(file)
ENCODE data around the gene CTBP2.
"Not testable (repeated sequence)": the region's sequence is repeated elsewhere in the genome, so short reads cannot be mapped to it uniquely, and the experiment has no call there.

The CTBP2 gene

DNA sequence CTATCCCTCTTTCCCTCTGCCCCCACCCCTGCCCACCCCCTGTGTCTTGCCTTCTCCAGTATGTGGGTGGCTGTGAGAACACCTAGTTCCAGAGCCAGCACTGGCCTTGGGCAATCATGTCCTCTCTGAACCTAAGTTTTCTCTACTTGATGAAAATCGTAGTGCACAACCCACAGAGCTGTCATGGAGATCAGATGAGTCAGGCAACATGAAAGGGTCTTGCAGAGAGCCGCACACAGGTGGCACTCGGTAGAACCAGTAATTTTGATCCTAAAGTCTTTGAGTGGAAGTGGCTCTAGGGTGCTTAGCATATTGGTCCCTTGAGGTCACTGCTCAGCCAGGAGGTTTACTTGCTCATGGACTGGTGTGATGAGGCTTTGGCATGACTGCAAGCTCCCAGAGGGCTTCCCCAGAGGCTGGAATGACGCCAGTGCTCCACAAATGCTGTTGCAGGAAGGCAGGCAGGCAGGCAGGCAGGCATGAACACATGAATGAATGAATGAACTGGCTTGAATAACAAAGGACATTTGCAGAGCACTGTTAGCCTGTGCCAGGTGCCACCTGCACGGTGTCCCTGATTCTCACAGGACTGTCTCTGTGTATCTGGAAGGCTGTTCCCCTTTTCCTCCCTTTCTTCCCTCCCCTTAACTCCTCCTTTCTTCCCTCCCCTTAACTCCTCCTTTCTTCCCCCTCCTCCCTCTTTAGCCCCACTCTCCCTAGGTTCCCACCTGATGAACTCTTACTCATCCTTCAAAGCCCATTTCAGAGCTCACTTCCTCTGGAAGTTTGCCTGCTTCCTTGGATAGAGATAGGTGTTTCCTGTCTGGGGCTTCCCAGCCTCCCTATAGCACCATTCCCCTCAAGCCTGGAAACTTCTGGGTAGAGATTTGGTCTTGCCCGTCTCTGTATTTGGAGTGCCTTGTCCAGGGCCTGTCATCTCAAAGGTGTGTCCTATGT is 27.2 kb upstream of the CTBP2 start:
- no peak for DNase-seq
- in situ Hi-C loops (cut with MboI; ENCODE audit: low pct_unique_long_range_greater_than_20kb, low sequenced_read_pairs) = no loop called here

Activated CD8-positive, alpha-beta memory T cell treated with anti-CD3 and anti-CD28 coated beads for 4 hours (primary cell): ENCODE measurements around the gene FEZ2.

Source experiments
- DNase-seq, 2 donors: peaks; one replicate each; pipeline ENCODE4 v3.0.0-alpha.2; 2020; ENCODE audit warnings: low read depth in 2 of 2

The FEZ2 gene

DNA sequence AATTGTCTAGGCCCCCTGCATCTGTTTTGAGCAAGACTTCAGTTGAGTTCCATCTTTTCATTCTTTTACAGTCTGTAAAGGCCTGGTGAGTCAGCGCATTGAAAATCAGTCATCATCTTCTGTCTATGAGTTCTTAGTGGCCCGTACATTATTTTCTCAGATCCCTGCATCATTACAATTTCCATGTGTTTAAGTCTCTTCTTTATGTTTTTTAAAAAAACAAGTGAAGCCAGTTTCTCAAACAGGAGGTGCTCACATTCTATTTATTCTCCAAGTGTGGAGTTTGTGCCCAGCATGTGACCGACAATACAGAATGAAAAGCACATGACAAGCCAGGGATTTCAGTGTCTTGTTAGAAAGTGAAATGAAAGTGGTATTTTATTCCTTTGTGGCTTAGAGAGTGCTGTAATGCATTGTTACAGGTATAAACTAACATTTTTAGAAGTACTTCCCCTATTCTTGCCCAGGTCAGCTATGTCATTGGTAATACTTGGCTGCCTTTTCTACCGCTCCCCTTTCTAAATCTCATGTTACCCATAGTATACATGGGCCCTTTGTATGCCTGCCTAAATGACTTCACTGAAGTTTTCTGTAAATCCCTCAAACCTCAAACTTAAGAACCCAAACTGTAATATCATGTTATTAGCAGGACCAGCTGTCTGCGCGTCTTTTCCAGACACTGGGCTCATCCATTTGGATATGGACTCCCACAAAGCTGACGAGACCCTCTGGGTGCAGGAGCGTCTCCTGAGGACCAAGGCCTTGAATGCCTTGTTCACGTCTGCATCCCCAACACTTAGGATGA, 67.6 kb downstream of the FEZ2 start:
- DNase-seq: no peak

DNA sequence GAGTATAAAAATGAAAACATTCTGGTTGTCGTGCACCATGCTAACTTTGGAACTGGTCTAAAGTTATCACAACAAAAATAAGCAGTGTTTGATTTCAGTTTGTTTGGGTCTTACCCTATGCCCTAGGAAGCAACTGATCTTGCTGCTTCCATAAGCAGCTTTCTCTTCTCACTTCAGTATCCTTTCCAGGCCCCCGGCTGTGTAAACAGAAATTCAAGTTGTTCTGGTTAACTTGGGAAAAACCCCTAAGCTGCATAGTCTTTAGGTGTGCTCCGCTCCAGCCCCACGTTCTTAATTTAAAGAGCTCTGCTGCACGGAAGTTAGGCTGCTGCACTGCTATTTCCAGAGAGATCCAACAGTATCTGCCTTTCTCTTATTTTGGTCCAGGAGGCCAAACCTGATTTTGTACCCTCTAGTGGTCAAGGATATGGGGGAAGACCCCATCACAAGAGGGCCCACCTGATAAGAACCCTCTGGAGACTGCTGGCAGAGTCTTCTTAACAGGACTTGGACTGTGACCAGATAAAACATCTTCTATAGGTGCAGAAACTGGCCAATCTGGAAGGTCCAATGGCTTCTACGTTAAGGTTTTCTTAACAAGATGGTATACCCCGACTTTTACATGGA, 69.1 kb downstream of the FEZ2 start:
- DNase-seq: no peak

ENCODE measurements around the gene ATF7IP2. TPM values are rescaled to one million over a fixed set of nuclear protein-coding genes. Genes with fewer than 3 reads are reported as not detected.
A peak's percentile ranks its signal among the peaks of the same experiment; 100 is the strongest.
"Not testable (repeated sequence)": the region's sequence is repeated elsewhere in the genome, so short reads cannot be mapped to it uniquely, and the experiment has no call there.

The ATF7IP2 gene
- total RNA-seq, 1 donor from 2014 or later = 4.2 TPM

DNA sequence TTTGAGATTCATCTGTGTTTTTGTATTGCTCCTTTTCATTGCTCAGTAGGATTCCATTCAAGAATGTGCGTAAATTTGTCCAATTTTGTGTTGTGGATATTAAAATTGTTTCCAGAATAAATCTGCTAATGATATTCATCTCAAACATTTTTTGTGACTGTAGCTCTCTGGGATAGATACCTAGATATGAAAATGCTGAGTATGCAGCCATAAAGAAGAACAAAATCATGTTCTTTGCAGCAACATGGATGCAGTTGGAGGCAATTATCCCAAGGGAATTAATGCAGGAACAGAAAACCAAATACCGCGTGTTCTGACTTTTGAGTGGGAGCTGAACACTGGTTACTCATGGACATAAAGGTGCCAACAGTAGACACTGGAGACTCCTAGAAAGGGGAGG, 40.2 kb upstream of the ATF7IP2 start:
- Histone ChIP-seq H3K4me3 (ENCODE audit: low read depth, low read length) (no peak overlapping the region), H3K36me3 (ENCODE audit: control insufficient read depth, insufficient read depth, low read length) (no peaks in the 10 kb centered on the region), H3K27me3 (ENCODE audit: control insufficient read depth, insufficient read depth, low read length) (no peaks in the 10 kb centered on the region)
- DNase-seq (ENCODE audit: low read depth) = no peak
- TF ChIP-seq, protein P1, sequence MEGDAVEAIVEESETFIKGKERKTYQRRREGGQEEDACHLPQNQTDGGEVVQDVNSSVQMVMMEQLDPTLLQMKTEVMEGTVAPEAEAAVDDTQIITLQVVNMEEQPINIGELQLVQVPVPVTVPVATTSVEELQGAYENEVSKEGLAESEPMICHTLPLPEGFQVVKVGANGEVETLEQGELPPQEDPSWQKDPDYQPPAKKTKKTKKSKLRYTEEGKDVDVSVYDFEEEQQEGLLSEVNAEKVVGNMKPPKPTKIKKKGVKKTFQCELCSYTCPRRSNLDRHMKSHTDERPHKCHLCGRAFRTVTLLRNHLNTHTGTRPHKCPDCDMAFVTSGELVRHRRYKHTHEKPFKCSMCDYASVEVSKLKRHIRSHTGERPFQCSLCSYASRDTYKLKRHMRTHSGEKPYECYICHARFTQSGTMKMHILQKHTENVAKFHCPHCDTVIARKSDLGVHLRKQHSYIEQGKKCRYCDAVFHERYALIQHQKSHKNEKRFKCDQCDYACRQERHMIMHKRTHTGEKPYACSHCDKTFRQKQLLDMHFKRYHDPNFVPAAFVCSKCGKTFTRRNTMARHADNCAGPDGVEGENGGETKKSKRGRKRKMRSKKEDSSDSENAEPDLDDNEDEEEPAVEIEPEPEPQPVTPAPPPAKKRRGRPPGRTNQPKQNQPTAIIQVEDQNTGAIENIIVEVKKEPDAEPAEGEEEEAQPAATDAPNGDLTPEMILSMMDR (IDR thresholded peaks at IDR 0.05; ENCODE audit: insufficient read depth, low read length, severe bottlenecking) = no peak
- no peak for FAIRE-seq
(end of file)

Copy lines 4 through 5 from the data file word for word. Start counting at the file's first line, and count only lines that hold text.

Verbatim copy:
DNA sequence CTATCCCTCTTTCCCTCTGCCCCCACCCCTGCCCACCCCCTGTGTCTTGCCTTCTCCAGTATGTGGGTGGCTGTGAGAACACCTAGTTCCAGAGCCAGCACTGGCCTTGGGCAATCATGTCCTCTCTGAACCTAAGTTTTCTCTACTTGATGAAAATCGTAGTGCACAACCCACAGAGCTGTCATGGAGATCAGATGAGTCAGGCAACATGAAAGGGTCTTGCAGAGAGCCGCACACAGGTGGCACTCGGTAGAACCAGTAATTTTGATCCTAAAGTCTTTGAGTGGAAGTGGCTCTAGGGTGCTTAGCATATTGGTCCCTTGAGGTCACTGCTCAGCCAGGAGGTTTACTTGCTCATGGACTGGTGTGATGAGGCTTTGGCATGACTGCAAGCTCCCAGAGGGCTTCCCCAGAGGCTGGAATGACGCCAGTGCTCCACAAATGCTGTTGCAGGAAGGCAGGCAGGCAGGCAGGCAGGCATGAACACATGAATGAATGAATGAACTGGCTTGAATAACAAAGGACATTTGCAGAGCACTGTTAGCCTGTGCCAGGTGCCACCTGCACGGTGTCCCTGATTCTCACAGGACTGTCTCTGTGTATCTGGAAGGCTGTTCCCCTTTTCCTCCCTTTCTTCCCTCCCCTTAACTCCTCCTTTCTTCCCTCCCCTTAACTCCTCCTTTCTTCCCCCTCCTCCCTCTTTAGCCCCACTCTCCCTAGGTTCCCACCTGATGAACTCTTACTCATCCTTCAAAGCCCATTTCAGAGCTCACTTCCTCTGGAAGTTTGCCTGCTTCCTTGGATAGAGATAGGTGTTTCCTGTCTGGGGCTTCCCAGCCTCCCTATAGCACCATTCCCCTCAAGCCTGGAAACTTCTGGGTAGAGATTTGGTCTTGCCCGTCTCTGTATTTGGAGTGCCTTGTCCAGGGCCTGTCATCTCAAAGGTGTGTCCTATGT is 27.2 kb upstream of the CTBP2 start:
- no peak for DNase-seq